Some people eat, sleep and chew gum, I do genealogy and write...

Friday, February 5, 2016

#RootsTech 2016 My Experience So Far

In past years when I came to #RootsTech  I thought I was involved. Even when I helped out by giving one of the Keynote addresses and presented classes, I somehow found the time to write and walk around and chat with the vendors. For the past few years, any idea that I had that I would go to classes was a pipe dream. I never even looked at the class schedule. Well, this year I finally began to understand what busy means. Thursday afternoon, I lot most of my voice presenting a class for MyHeritage.com. If you know me, that is extremely rare. The genealogical community has really zoomed past the era when it was a bunch of old guys researching their ancestors. If I thought that I had a lot going on before, I was mistaken.

The interesting part of this whole experience is that it will not end when I drive back to Provo on Saturday. I am already scheduled at the BYU Family History Library to present a webinar on Monday. Maybe, by next week, I will be able to sort out part of the information I have absorbed so far.

Just one example of the changes that are coming. Dick Eastman in his blog broke the news yesterday that Findmypast.com has announced the Largest Online Collection of U.S. Marriages from 1650-2010. In conjunction with FamilySearch.org, the database contains more than 150 million records and 450 million names.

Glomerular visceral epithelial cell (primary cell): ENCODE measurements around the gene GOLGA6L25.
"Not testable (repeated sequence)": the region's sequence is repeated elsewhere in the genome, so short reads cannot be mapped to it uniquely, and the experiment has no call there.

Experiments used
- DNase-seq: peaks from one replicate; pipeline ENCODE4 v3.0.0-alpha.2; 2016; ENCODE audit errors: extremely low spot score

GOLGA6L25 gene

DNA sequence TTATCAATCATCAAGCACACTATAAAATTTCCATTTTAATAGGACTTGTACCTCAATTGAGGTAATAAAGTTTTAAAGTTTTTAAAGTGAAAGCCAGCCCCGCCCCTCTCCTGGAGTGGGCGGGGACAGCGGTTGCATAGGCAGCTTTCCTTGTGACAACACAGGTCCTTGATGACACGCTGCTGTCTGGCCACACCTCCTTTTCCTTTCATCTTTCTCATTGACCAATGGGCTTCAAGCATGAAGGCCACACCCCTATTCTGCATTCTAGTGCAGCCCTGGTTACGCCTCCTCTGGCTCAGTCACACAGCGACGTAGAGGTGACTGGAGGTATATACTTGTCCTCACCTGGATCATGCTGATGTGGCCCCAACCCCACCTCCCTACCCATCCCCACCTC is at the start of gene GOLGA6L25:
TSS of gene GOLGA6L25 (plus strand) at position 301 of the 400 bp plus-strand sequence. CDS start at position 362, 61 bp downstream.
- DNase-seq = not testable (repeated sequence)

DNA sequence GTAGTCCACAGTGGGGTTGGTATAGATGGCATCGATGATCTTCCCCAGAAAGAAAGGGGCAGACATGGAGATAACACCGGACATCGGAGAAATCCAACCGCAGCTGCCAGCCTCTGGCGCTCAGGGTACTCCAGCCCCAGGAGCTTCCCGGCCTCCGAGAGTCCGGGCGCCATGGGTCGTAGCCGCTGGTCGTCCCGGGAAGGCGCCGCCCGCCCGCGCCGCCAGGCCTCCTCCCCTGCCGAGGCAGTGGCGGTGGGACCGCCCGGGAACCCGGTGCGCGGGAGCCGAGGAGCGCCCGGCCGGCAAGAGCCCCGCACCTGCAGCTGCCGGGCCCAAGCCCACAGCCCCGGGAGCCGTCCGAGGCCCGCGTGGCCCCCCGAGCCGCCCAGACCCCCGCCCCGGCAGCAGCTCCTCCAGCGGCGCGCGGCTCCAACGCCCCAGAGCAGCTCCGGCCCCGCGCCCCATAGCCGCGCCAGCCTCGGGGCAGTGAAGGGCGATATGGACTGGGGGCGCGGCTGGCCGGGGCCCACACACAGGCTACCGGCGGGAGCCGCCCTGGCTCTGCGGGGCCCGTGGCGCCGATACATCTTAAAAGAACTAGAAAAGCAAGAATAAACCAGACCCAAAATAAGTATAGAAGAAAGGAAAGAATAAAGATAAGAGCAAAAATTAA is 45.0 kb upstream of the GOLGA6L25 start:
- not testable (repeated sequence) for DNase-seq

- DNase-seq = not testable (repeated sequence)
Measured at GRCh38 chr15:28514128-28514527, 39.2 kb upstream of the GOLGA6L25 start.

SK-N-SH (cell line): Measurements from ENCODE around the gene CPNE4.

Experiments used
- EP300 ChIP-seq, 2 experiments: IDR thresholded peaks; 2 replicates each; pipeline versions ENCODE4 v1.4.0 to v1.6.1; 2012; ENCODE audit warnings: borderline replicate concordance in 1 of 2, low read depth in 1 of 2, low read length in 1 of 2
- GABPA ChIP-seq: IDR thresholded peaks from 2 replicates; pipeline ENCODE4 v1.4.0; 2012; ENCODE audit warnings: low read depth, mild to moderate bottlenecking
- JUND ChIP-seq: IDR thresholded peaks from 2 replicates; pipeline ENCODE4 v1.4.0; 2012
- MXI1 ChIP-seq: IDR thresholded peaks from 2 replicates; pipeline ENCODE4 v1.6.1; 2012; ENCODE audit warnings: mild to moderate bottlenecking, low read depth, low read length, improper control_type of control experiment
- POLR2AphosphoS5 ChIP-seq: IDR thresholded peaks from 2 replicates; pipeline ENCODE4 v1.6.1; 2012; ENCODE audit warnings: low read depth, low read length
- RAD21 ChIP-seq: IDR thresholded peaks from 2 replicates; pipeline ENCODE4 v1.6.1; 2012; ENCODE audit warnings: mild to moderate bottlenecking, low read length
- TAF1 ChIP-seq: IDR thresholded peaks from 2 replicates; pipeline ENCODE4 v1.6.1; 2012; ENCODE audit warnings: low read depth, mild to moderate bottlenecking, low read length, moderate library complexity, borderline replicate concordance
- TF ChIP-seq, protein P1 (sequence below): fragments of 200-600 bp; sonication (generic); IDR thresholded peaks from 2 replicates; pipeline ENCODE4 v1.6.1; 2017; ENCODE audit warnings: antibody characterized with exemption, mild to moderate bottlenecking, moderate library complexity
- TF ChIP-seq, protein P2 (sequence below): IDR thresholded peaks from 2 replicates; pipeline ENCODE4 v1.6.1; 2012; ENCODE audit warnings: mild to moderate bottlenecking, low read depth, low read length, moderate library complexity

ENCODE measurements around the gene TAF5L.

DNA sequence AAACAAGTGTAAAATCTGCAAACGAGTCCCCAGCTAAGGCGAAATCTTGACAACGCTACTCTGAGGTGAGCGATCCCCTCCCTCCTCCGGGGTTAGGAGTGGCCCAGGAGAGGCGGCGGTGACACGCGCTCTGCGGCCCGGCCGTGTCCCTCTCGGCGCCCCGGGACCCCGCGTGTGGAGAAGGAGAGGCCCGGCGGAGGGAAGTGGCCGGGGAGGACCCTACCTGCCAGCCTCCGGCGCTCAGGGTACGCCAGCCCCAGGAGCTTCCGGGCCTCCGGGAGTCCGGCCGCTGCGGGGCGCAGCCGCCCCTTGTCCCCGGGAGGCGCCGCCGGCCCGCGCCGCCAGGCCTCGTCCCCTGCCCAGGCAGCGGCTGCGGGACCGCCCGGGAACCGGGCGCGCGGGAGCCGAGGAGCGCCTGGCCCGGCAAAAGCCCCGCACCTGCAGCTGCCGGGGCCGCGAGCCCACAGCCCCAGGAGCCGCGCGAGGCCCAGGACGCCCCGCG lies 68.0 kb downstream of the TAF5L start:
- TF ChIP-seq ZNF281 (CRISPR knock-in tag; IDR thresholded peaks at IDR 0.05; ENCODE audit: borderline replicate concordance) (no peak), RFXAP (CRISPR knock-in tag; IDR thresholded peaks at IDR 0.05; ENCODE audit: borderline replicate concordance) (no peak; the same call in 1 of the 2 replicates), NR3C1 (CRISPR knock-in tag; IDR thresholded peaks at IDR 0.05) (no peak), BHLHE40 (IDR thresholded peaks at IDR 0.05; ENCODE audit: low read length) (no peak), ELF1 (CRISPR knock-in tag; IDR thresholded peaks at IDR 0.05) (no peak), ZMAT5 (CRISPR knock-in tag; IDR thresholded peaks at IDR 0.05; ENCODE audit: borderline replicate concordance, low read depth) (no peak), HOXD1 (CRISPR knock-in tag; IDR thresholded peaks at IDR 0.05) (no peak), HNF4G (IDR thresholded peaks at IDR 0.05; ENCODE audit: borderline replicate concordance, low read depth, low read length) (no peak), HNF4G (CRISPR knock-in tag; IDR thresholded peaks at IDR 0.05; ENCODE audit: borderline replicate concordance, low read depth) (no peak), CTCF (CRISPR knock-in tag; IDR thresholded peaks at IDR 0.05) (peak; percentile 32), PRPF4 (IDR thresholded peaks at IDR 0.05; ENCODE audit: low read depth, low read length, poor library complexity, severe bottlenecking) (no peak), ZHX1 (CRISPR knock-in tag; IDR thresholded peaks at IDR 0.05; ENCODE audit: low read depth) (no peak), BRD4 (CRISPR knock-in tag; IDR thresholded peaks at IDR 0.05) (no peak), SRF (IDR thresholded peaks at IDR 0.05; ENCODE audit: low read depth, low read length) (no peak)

One of my observations is that the companies competing in this year's Innovator Summit are vastly different than they were just a few years ago. When I was participating as a judge for the event, the programs were mostly proposals with a few lines of code. The programs entering this year were all full-blown, already actively online companies with a user base. The competition was high level and fierce.

Brigham Young University, in contrast to past years, has a huge consolidated booth with many of the different departments represented.

The Exhibit floor is not just bigger, it is almost overwhelming and the number of people I can talk to and who talk to me has exploded. I literally did not stop talking yesterday, except for when I was listening the entire day.

I hope that those who are coming to RootsTech 2016 feel the difference. The level of involvement and the content of the classes and the other events may be overwhelming but it is promising to shift the entire community into a much higher gear. FamilySearch.org has done an excellent job, despite the difficulty of managing these diverse interests, in pulling of a great Conference. We are all wondering what will happen tomorrow when many more thousands of people show up.


Thursday, February 4, 2016

#RootsTech 2016 Innovator Summit Keynote Ken Krogue



Ken Krogue, Founder and President of InsideSales.com, speaks in the keynote session of the 2016 Innovator Summit.

















2016 Innovator Summit Keynote: Ken Krogue


#RootsTech 2016 -- Keynote Speakers


 

Here is the keynote address from FamilySearch CEO Steve Rockwood and below, the amazing keynote by Paula Madsen.



#RootsTech 2016 Day Three (for me) Checking in and tying to keep up



This is first real #RootsTech day after the BYU Family History Technology Workshop and the Innovator Summit. I have just barely had time to open my computer for the first time and my window of availability is very small. Here are some impressions so far.